Yesterday, whilst clearing out some papers I came across my old green Allies and Advocate’s book. It made me think about how we already do this work through our communities: passing a vacancy to someone looking for work, telling someone in need about a friend with a room,

A wonderful example I have come across in the blogging world is on Sister Farhana’s and Umm Lazeena’s blogs about a community of new Muslim’s in Columbia who need assistance. Both of these sisters have passed the message on and bloggers are responding and passing this onto others that can help insh’Allah (hint hint – please do go on over and see what you can do).

Anyway, I thought it would be a good idea to dust my green book off and start working with the abundance mentality again – what can you do for others? What contacts do you have in the world of work, trade and community work? What services, products and opportunities are you aware of that can be passed on? Who are your Allies and Advocates?

Sunday 29 March 2009

Mud, Cushions and Crafts

Somehow ended up at Dunton again on Sunday morning despite knowing there would be mud everywhere. I was right. The sun was out and we still got covered in mud (my mother-in-law in her heeled sling-backs!!). Managed to pick up a few things though.

These cushion covers were £1 each.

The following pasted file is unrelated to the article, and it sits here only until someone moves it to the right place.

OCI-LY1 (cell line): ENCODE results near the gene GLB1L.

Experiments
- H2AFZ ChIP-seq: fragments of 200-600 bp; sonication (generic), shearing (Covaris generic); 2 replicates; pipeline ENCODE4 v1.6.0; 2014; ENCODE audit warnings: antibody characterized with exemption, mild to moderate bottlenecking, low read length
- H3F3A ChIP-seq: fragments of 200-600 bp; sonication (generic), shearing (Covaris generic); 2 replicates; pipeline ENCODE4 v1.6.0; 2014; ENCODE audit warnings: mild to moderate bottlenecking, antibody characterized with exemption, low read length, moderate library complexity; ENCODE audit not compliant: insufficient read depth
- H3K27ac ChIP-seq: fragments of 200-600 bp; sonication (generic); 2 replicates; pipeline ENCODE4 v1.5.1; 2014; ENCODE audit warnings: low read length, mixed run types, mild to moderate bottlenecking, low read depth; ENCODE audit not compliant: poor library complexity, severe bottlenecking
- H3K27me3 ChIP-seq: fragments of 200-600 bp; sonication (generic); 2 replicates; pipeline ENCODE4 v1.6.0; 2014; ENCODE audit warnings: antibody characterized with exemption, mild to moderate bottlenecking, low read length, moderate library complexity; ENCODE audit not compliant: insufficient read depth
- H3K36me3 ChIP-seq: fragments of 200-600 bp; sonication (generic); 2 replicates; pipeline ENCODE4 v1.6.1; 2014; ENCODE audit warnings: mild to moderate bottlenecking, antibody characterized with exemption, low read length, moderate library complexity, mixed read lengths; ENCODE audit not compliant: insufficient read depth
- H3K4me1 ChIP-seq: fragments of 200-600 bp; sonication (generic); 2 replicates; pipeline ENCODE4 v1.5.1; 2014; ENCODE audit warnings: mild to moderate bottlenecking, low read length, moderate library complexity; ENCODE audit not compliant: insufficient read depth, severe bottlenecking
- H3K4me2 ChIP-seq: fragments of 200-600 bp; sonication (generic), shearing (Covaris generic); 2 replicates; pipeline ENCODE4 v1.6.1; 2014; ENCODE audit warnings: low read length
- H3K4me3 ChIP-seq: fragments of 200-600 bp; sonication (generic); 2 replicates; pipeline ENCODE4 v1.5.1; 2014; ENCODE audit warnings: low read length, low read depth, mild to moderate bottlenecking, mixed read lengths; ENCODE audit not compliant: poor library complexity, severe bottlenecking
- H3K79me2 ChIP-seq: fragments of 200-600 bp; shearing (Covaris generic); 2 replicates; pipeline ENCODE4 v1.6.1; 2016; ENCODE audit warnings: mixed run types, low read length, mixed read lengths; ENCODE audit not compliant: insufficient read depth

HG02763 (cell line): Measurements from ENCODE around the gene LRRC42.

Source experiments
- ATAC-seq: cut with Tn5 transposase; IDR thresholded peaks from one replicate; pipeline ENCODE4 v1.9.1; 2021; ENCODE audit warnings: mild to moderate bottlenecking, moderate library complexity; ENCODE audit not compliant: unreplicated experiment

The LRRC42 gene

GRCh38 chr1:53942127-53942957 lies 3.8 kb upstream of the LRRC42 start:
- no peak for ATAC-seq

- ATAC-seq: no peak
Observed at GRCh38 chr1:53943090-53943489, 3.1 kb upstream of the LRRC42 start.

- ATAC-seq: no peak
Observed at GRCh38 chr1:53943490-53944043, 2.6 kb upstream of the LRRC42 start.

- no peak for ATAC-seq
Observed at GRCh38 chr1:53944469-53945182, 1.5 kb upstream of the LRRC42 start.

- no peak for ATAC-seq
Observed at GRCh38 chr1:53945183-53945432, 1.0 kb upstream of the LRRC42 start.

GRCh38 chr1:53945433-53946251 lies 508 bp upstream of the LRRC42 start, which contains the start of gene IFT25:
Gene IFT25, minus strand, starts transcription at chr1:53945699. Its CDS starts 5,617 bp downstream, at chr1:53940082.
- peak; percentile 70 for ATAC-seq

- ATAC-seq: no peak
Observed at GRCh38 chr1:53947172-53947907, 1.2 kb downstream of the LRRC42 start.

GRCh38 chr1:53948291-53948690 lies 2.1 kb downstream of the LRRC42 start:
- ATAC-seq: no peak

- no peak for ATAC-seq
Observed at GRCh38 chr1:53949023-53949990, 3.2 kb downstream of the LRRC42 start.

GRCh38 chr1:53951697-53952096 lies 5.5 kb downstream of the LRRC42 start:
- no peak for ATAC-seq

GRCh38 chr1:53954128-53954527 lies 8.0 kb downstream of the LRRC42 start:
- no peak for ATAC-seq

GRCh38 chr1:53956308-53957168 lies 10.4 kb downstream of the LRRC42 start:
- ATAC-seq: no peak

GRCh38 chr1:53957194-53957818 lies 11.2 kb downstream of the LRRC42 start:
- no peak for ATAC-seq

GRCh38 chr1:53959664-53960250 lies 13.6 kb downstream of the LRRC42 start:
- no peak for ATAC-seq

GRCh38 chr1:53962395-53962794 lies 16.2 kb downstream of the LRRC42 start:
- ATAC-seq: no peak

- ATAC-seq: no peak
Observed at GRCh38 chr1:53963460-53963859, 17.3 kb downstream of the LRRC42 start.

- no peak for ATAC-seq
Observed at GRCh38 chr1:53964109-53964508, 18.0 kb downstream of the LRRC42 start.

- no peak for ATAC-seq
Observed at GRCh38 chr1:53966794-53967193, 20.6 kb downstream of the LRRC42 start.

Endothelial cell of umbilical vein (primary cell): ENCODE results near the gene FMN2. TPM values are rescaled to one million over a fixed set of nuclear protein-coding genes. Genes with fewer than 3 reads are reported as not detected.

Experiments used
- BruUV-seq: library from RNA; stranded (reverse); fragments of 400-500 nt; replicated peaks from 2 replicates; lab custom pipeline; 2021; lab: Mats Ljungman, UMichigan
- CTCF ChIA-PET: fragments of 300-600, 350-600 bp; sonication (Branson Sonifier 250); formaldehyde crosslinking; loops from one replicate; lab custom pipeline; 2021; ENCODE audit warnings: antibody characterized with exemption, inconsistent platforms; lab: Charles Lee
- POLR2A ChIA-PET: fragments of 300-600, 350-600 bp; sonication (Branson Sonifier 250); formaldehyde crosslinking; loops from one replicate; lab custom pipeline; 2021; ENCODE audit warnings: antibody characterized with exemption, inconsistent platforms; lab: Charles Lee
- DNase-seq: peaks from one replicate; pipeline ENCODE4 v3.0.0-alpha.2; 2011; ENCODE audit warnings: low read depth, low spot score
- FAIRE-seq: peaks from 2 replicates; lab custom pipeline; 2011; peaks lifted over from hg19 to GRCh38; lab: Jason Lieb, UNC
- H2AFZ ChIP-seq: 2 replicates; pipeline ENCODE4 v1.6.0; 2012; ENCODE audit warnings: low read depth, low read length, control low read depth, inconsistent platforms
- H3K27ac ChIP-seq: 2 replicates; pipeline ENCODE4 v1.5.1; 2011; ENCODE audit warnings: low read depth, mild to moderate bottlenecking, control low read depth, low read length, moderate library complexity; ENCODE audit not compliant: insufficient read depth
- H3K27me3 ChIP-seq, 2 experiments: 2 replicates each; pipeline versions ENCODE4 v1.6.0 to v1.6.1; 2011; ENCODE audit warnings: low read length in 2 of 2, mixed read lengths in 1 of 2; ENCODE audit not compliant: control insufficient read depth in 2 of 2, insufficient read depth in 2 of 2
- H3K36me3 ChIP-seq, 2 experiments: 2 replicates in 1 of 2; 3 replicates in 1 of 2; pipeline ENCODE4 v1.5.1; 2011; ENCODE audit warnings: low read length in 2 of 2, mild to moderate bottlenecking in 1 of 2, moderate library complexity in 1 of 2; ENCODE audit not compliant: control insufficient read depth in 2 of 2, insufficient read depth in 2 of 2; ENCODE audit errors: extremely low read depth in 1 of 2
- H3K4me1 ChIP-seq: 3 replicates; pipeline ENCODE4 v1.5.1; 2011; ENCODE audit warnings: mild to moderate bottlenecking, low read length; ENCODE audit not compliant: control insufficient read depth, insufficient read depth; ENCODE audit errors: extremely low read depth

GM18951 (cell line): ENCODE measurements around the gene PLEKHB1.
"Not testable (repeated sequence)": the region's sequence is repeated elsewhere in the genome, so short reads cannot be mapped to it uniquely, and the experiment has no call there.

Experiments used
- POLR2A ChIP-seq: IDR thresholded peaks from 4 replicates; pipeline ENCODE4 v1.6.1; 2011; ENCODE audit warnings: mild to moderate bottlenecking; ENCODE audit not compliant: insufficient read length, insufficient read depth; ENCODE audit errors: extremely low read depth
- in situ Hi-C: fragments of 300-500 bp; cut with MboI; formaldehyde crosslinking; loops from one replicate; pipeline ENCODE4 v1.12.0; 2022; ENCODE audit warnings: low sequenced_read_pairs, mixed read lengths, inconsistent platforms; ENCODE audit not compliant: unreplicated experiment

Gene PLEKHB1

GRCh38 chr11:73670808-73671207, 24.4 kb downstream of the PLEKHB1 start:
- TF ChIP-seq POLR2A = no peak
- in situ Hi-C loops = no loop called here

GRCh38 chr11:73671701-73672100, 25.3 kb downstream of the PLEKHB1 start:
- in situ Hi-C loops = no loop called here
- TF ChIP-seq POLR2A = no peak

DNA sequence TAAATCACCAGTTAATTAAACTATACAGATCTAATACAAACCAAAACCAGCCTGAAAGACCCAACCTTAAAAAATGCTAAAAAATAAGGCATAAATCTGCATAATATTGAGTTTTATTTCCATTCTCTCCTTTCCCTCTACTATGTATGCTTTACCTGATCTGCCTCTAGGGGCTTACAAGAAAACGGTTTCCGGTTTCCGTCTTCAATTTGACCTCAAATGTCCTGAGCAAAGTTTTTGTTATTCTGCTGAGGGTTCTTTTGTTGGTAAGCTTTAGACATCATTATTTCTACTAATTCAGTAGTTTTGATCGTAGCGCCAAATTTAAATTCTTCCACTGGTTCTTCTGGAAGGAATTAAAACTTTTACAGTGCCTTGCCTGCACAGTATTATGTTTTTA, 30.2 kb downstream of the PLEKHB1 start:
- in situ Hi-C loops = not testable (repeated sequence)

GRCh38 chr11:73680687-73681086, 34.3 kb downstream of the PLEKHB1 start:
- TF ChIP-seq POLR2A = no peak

I have been thinking about the colours for this room, but as usual a colour scheme seems to have emerged haphazard itself, I think I like it though (might mix it with electric blues and teals).

Also picked up craft magazines (originally priced between £7.99 and £3.50), some craft scissors (the kind that cut scalloped edges) and some hand-made paper and embellishments. I think all of that cost about £2.50.

My mother-in-law was with me and I could see her face going “why is she buying this junk”. I’m going to work my way through the magazines; then have fun chopping them to bits.

Friday 27 March 2009

Friday Treats

Found myself passing the new Poundland in East Ham so thought I would have a look. Managed to bag the following for the kids and myelf. The scrapbooks were big and quite good quality and 100 pages, so will keep the kids busy and also provide a place for all the pictures they bring home from school.

The stickers were excellent quality. Some I will be keeping for my crafts.

We were also invited to dinner by an aquaintance of my husbands. The lady of the house originally mistakenly thought we would be coming on Thursday so did the big cook-up only to realise we weren't aware. My husband, his usual tactful self, suggested they stick it all in the fridge and we'd come over the next day.

We usually take gifts of food when invited to dinner, either fruit or desserts. I suggested a cake from the supermarket and my husband suggested back that I make some. So I made these, although I managed to burn a tray whilst I was trying to multi-task (poorly) by chsnging the baby's nappy and getting the children dressed at the same time.

I arranged them inthe basket like last time, but didn't like these as much as last time.

Little Lady presented these to our host (I felt like a bit of a cheap-skate and wished we had bought some) who had cooked all over again. She told us that she had managed to fall on the bus that day (whilst trying to manage four kids, a pram and herself on a moving bus), hit her head on a metal pole and almost knock herself out.

With an aching head she still had to collect the kids from school, get them to madrassa (Quran school) and back and cook a big, lovely meal of Sindhi-style biryani, kebabs, achar gosht (lamb), chicken curry, salad and kheer for desert. I told her to go to the doctor as she was still not 100%.